The media have been saturated, in recent years, with articles on the troubles of today's teens: drugs, drinking, dropping out, pregnancy, gangs, violence in the schools, sexually transmitted diseases, poverty, racism, running away, suicide, AIDS, illiteracy, truancy ...
Filled with facts and figures, most articles have addressed these issues from an adult perspective. But what do young people say is their greatest concern? What solutions do they suggest?
When teens are truant, is it because they're tired from working? Or are the classes boring, the teachers indifferent? When they skip school, where do they go, and what do they do?
Years ago, students dropped out because of external causes: illness, employment, or the need to help at home. Today, personal frustration, failure, and fear are more likely to be contributing factors.
"Nobody is listening, and nobody really cares," says Angie, 18. (Names have been changed to conceal identities. Without anonymity, teens felt they could not give honest answers on the issues without facing possible negative repercussions from parents and teachers), a senior at Newton High School.
Violence and fear
Overwhelmingly, students at Newton High point to violence and racism in school as their primary concerns. Their fears closely parallel the concerns expressed by teens nationwide. According to a study by the American Psychological Association, teens are more than twice as likely as adults to be victims of violent crimes.
Still, teenagers are most commonly perceived by the public as perpetrators of crime, according to an Oct. 1993 Gallup/CNN poll. Adults actually commit more crimes,
statistics show; but criminal activity by youth, increasingly armed and more violent, invokes more fear, the poll showed.
Young people are sensitive to the public's perception of their age group, they say. They resent generalizations suggesting all teens cause trouble.
However, teens themselves are subject to fear of their peers. Many admit being afraid, at times, of even going to school. (A 1993 survey of 65,000 teens showed that 37 percent feel unsafe in school -- up from 22 percent in 1989.)
"When someone makes a threat against you, you don't want to go back the next day," says Mark, 15. "The teachers and authorities don't do anything about
it." School authorities are afraid of those who stir up trouble, says Ginger, 19, and are generally unresponsive to students' complaints.
Female students describe incidents in which they have been subjected to uncomfortable intimidation by other students. They get "stared down," they say, while walking down the middle of a crowded hall lined with students making derogatory comments.
Two of her friends express similar concerns.
No one's afraid of the authorities, Ginger says, adding that some students deliberately bring knives or come to school drunk, with the hope of being sent home and having three days off.
'No place to go'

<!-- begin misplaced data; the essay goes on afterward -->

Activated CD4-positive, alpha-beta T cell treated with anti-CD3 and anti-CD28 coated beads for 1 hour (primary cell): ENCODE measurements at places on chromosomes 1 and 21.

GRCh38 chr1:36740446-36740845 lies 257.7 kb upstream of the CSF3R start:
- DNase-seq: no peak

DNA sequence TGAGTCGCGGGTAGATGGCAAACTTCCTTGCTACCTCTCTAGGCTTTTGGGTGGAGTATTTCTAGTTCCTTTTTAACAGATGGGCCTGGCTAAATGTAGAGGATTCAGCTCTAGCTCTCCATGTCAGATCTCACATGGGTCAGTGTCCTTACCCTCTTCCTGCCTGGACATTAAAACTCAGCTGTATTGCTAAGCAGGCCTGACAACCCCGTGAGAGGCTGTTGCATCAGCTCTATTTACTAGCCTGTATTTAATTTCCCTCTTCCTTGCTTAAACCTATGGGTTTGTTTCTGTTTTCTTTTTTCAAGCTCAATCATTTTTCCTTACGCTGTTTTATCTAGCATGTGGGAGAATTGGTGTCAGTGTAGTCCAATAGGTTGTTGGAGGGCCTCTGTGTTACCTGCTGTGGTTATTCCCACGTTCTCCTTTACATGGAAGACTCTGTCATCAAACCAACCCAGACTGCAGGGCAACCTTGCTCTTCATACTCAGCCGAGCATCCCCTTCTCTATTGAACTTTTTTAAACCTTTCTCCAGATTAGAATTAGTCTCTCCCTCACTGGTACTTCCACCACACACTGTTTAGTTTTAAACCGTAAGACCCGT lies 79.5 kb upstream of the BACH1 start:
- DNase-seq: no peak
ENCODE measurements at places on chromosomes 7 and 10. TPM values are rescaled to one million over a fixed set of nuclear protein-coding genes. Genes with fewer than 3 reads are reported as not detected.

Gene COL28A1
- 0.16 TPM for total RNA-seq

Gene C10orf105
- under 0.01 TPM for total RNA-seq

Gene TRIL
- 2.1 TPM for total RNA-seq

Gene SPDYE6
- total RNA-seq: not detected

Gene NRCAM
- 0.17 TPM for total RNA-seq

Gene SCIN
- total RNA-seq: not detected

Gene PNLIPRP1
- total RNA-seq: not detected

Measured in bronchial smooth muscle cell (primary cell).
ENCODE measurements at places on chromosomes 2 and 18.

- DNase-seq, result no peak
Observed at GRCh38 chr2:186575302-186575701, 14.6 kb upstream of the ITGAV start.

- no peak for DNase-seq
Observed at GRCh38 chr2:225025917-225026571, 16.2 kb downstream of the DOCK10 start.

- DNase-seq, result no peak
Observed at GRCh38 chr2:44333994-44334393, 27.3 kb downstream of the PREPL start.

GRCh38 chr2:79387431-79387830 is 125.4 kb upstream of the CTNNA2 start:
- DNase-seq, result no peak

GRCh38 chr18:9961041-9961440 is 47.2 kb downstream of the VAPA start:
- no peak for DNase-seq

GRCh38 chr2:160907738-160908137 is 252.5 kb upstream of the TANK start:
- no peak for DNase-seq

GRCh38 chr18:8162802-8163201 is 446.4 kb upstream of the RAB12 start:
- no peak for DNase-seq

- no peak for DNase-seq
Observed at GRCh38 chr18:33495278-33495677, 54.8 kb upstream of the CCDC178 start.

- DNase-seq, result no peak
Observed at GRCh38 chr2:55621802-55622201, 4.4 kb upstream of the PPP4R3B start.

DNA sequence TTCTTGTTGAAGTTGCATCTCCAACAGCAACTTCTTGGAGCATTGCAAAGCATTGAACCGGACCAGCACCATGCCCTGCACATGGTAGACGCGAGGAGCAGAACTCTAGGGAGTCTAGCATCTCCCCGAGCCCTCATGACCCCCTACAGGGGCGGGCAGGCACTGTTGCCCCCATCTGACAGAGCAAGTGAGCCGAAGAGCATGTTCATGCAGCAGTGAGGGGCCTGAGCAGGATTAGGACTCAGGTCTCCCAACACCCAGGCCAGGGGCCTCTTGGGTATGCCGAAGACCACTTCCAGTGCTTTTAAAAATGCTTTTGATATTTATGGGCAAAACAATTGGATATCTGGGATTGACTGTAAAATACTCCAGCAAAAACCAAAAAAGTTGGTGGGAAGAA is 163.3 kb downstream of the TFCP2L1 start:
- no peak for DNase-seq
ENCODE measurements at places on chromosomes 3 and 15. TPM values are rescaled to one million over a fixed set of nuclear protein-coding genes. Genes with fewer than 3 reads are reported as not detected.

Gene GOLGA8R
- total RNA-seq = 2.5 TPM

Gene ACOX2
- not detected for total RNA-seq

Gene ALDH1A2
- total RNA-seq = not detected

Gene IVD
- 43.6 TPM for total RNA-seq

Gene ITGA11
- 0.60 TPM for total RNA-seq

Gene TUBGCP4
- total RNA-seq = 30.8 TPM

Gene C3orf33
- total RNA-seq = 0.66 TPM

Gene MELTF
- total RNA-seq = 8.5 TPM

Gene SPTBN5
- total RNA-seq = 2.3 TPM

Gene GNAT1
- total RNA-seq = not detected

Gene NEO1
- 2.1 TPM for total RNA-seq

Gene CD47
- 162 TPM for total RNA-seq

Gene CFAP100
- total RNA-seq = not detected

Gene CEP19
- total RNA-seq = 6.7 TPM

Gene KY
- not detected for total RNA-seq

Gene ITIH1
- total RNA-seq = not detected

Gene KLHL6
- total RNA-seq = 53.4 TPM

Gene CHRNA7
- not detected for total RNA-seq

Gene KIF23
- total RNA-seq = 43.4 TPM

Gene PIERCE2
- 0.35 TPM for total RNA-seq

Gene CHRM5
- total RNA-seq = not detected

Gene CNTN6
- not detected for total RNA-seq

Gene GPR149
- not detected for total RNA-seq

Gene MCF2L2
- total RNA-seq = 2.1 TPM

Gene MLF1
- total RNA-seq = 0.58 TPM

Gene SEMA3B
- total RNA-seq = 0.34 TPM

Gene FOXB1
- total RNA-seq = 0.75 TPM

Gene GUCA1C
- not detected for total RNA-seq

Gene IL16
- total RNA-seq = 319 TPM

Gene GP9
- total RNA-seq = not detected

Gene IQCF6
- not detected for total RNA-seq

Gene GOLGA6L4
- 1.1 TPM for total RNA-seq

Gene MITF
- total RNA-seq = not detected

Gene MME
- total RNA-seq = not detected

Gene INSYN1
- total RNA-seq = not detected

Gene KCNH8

Outside of school, young people say, the biggest problem is that there's no place for them to go.
"Senior citizens have their places to meet" in most communities, one student said. "Kids go to daycare. But there's no place around here for teenagers to get
together." So on Friday and Saturday nights, the dark, vacant parking lot on Highway 278, location of the former Kmart, informally converts to a youth hangout. ...
"We don't have any where else to go, so we hang out here," says Anthony, a former
student of Newton County High.
"Right here is what we've got to do," says Rod, pointing to the dark, empty lot. "Anywhere else, you get run off."
"The bowling alley closed down. The pool hall closed down. We can't go to bars. This is all we have," he says. "We used to love to bowl."
"The cops come through here and tell us to turn our music down," he says, as a patrol car pulls onto the lot. "We're a bunch of drunks, drug addicts, that's how they perceive us. But we're not hurting anybody."
"If the police come up here, they'll give him (the driver of the car playing loud music) a ticket," says Anthony.
"But you can go to a bar and play music as loud as you want," Rod says.
"They should give us something to do," says Ginger. "They don't want us drinking and driving, but we have to go to Athens or Milledgeville for something to do."
Teens wish the community would just provide them with a place to go, they say.
"They don't have to serve alcohol. Just a place for music, getting together."
Their desire for socialization is both healthy and harmless. Covington police report no recent acts of violence or trouble in the parking lot where local youth gather. A squad patrols the area only when called upon by
concerned members of the public, police say. Occasionally an under-age drinker is instructed to pour out an alcoholic beverage, they say, but no arrests have been made.
"We understand they have no place to go, and they're not hurting anyone," one officer says.
At home and in school Young people often don't want to entertain their friends at home. It is the home to which many teens' troubles can be traced.
Some "parents are like the teachers at school," says Anthony. "They don't want to listen. If you do something wrong, you get in trouble. If you do something good," they don't say anything.